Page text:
14. ^ a b c d e f Wingfield, Nick. "Web's Addictive Neopets Are Ready for Big Career Leap", Wall Street Journal, 2005-02-22. Retrieved on 2007-09-04. 
  15. ^ New Features on Neopets. Retrieved on 2007-10-30.
  16. ^ Frequently Asked Questions. Neopets Press Kit. Neopets, Inc.. Archived from the original on 2007-07-01. Retrieved on 2008-06-09.
  17. ^ Neopets Company Information. Neopets Press Kit. Neopets Inc.. Archived from the original on 2007-07-04. Retrieved on 2008-06-09.
  18. ^ Neopets at Virtual Environments. Virtual Environments Info Group. Retrieved on 2007-09-04.
  19. ^ The Neopian Times, Issue 185, Editorial. Retrieved on 2007-09-24.
  20. ^ The Neopian Calendar. Neopets, Inc.. Retrieved on 2007-09-24.
  21. ^ The Most Popular Neopets. Neopets. Retrieved on 2008-02-25.
  22. ^ a b c Ito, Mimi; Heather Horst (2006-11-16). Neopoints, and Neo Economies: Emergent Regimes of Value in Kids Peer-to-Peer Networks. Retrieved on 2007-09-10.
  23. ^ Editorial. Neopian Times. Neopets, Inc. (2007-08-03). Retrieved on 2007-09-10.
  24. ^ a b c d Myers, Jack (2004-03-18). Neopets.com Fulfills Promise of Immersive Advertising. Jack Myers Report. JACK MYERS, LLC. Retrieved on 2007-09-10.
  25. ^ New Features on Neopets (2006-11-21 - 2006-11-23). Retrieved on 2007-05-06.
  26. ^ Wenn, Rohan (2004-10-14). Parents not McHappy over pokie toy (PDF). Today Tonight. Gambler's Help Southern. Retrieved on 2007-09-10.
  27. ^ a b Cingular Wireless (2006-06-27). "Neopets.com Goes Mobile with Groundbreaking Web-To-Wireless Application, Exclusive Launch with Cingular Wireless". Press release. Retrieved on 2007-09-25.
  28. ^ Neocash Cards. Neopets. Retrieved on 2008-05-30.
  29. ^ a b Nickelodeon, Viacom to launch slew of products based on Neopets. Indian Television Dot Com Pvt Ltd (2008-02-04). Retrieved on 2008-06-05.
  30. ^ a b c d Rosen, Craig. "It's a Whole Neo World; Neopets.com is a Raging Success. But Some Find It Inappropriate and Even Scary", Los Angeles Times, 2005-04-14. Retrieved on 2007-09-06. 
  31. ^ a b c d e Daren, Fonda. "Pitching It To Kids", Time.com, Time Inc., 2004-06-28. Retrieved on 2008-03-26. 
  32. ^ a b c d e Pace, Gina. "Kids And Neopets: Who's Getting Fed?", CBS Broadcasting Inc., 2006-02-09. Retrieved on 2008-06-09. 
  33. ^ Fehrenbacher, Karen (2005-07-31). Q&A: Doug Dohring. Redherring.com. RedHerring. Retrieved on 2008-06-13.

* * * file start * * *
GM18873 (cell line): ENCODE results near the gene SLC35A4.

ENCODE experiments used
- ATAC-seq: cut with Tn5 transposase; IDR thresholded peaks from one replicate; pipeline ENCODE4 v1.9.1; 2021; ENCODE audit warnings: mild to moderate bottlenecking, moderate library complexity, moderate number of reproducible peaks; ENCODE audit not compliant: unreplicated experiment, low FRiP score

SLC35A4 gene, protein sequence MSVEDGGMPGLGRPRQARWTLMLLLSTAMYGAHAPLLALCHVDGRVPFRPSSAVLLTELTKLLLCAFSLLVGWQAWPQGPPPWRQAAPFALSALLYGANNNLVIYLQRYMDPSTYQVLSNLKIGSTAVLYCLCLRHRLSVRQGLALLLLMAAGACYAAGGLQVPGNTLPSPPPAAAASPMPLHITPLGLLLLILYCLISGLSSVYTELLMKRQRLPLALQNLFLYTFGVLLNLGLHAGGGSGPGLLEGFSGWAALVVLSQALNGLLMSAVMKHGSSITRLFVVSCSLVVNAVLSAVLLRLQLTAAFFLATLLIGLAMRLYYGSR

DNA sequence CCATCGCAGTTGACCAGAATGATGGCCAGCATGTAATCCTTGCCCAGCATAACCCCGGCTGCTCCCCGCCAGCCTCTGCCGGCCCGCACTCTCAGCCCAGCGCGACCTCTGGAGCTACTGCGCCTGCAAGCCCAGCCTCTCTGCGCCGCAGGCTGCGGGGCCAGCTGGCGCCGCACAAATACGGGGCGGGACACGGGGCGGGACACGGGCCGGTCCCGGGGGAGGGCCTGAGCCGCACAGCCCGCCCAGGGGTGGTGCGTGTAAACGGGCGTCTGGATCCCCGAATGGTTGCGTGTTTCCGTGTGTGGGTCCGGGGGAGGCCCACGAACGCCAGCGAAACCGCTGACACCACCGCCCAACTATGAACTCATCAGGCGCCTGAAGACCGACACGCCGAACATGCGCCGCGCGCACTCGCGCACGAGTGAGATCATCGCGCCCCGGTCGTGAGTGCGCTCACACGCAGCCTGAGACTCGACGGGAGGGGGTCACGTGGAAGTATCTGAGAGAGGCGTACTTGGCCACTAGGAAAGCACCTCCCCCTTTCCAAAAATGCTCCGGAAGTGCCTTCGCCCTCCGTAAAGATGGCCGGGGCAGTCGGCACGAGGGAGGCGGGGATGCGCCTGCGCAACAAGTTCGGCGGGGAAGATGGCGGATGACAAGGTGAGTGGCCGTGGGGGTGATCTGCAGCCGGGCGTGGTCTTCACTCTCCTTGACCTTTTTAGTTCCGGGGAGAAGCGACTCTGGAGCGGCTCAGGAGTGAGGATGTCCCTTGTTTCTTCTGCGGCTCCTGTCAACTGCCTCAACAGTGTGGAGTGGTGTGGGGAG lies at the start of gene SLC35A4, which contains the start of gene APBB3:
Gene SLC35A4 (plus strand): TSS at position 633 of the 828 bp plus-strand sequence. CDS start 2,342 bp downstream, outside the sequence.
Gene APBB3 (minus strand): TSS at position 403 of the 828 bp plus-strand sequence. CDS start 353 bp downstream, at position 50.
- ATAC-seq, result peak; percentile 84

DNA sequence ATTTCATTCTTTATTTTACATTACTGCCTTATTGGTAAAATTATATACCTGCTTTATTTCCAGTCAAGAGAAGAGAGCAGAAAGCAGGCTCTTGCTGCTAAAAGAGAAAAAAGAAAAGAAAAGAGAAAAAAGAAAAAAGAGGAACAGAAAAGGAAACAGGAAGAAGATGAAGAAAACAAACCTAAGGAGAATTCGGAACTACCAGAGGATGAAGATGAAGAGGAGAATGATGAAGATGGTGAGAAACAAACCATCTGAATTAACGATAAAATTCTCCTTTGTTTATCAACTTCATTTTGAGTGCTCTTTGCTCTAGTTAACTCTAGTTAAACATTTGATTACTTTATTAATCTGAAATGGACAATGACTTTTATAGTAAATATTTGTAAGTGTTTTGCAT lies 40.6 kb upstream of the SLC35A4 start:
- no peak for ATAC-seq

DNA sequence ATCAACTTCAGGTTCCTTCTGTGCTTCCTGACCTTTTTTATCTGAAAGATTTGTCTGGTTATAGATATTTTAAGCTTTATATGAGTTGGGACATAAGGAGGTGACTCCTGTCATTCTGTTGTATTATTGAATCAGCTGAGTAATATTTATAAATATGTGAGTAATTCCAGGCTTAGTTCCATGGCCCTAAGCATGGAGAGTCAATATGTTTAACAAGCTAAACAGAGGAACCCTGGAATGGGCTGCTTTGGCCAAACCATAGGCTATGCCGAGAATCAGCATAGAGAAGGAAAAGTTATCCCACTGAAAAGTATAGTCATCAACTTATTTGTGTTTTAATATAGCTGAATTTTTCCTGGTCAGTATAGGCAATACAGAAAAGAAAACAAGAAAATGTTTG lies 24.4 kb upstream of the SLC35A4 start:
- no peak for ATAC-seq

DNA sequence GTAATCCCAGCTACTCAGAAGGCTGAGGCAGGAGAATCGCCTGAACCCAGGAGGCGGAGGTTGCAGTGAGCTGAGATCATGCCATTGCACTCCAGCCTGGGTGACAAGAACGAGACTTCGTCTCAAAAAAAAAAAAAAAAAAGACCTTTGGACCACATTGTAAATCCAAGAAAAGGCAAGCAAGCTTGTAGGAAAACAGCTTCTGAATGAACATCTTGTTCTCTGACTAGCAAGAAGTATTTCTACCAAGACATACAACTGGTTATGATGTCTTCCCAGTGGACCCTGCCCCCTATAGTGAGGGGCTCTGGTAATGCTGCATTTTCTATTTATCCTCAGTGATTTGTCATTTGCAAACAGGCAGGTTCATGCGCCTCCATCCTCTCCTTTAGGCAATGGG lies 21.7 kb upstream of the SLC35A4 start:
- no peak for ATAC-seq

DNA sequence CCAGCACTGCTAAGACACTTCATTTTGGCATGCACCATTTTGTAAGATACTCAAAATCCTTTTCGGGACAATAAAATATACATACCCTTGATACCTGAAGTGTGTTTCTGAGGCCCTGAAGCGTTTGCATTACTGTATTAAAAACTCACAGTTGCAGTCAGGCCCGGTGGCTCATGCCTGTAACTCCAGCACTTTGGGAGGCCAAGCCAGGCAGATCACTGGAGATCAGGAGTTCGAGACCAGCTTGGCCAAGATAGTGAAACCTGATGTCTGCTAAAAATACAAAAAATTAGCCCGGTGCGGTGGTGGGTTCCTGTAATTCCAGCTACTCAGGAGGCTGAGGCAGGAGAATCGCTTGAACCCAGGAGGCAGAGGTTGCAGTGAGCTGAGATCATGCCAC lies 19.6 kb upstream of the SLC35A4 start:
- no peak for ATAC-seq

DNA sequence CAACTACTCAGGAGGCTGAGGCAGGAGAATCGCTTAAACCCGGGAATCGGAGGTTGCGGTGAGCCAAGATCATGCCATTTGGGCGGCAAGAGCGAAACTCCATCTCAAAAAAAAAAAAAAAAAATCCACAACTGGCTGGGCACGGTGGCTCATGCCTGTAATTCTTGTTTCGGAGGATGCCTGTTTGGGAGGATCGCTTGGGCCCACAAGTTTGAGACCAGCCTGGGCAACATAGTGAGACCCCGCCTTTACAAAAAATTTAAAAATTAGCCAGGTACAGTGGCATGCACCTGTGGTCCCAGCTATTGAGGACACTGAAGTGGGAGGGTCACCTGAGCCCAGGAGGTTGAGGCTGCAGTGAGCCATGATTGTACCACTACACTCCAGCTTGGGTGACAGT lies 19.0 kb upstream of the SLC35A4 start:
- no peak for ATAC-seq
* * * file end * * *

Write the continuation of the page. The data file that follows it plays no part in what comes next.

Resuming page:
34. ^ a b Headon, Martin. "Pet Hates", Guardian Unlimited, 2002-10-31. Retrieved on 2007-09-03. 
  35. ^ Afan, Emily Clair (2007-07-01). Neopets get animated on Nick. Brunico Communications Ltd. Retrieved on 2007-09-10.
  36. ^ NeoPets.com Continues Stickiness Leadership. Retrieved on 2007-09-10.
  37. ^ Eckstein, Sandra. "The next generation of toys play with interactivity", Seattle Post-Intelligencer, 2004-05-13. Retrieved on 2006-08-04. 
  38. ^ Gamespot interview, see "Neopets: The Darkest Faerie Developer Interview 1" video
  39. ^ Hefflinger, Mark (2005-06-17). MTV Acquires "Virtual Pet" Youth Online Community NeoPets. Digital Media Wire, Inc.. Retrieved on 2007-09-10.
  40. ^ Gaudiosi, John (2006-11-10). MTVN, Nexon team to grow Neopets site. Nielsen Business Media, Inc.. Retrieved on 2007-09-10.
  41. ^ Shields, Mike (2007-09-10). Buyers See Some Order in MTVN's Varied Web Plays. Mediaweek.com. Nielsen Business Media. Retrieved on 2008-06-12.
  42. ^ Indiantelevision.com Team (2008-02-04). Nickelodeon, Viacom to launch slew of products based on Neopets. Indiantelevision.com's Kidology. Indian Television Dot Com Pvt Ltd. Retrieved on 2008-06-12.
  43. ^ Nickelodeon (2008-02-14). "Neopets(R), the Leading Virtual World for Tweens, Showcases New Collectible Plush Toys, Fun Paks and Trading Cards at Toy Fair 2008". Press release. Retrieved on 2008-06-12.
  44. ^ a b ANALYSIS: Here Come the Girls. Next-Gen.biz. Future Network USA (2008-05-19). Retrieved on 2008-06-17.
  45. ^ Ha, K. Oanh. "Neopets site for children stirs controversy.", San Jose Mercury News, 2004-09-14. Retrieved on 2008-06-17. 
  46. ^ "NeoPets Trading Card Game", Raving Toy Maniac, 2003-02-04. Retrieved on 2008-06-18. 
  47. ^ Keough, Christopher. "Pets Go Mainstream", Los Angeles Business Journal, 2001-12-17. Retrieved on 2008-06-18. 
  48. ^ (2002-07-17). "Thinkway Toys and NeoPets, Inc. Announce Licensing Agreement.". Press release. Retrieved on 2008-06-20.
  49. ^ Business Wire (2004-01-19). "Neopets Trading Card Game: Excitement Continues with All-New Card Set". Press release. Retrieved on 2008-06-12. “Toy Wishes magazine recognized the Neopets TCG as a "Holiday All-Star," and the game received "Toy of the Year" nominations from the Toy Industry Association and Kidzworld.com. In addition, the Neopets TCG was selected as an "Editor's Pick" by Playthings magazine.”